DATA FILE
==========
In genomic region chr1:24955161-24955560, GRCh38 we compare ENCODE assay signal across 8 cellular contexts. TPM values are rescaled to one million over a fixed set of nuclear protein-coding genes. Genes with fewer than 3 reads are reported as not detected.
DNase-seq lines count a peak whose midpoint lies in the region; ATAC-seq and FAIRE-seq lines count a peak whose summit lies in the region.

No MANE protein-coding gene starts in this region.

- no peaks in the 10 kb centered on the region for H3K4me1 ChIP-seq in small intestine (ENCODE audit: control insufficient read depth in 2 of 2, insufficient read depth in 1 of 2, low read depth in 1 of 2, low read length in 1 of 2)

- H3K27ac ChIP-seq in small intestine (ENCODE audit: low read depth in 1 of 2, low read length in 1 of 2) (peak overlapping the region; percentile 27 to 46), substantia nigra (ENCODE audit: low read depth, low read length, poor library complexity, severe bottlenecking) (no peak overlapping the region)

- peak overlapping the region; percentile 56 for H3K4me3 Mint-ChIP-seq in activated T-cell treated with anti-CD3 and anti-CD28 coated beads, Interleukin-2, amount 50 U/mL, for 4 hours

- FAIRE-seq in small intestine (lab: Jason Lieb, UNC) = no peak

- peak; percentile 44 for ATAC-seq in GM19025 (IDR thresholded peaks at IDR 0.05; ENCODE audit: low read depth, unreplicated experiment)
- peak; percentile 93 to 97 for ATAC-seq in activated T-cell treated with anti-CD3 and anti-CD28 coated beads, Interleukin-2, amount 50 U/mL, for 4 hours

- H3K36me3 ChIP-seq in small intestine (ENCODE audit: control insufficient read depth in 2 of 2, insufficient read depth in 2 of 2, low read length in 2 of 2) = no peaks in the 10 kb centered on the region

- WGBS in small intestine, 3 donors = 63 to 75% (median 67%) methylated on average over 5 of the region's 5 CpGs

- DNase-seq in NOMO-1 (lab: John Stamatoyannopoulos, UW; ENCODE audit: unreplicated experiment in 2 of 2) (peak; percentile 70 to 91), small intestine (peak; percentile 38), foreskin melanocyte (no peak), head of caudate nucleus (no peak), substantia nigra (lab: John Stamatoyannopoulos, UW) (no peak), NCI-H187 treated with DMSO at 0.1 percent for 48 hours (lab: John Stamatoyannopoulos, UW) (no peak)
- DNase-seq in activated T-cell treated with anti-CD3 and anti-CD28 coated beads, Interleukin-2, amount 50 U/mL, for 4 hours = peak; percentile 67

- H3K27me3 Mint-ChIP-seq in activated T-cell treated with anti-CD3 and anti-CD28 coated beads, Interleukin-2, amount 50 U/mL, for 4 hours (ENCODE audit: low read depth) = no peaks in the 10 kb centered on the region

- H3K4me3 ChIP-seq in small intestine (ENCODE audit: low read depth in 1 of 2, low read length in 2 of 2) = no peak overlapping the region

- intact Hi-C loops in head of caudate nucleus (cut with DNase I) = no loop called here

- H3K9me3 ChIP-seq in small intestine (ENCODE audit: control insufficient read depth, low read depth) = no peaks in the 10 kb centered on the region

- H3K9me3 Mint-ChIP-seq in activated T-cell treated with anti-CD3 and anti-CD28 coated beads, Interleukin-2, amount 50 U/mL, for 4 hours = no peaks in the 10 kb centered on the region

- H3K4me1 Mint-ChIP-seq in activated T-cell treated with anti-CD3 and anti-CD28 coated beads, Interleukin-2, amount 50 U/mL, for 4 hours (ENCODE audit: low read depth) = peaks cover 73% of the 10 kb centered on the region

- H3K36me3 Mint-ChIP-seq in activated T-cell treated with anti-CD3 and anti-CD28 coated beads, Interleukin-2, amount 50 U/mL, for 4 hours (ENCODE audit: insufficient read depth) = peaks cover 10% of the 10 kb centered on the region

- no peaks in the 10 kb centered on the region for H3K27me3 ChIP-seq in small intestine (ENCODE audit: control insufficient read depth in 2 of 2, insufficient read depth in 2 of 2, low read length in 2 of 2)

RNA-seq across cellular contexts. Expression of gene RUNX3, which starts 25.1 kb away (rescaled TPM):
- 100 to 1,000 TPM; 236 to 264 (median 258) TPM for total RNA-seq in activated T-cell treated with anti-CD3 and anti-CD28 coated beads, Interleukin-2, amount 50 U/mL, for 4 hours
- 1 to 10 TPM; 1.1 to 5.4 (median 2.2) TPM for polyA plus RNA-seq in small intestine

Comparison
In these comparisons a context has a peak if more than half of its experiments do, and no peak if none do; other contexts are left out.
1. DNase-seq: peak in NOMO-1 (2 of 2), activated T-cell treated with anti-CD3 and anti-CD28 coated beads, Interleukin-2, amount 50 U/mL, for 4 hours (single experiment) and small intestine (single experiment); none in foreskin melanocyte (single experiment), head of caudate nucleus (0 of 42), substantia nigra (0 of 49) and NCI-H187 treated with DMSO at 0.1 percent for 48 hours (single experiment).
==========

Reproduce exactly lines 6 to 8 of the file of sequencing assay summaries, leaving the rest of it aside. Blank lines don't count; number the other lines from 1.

- peak overlapping the region; percentile 56 for H3K4me3 Mint-ChIP-seq in activated T-cell treated with anti-CD3 and anti-CD28 coated beads, Interleukin-2, amount 50 U/mL, for 4 hours

- FAIRE-seq in small intestine (lab: Jason Lieb, UNC) = no peak

- peak; percentile 44 for ATAC-seq in GM19025 (IDR thresholded peaks at IDR 0.05; ENCODE audit: low read depth, unreplicated experiment)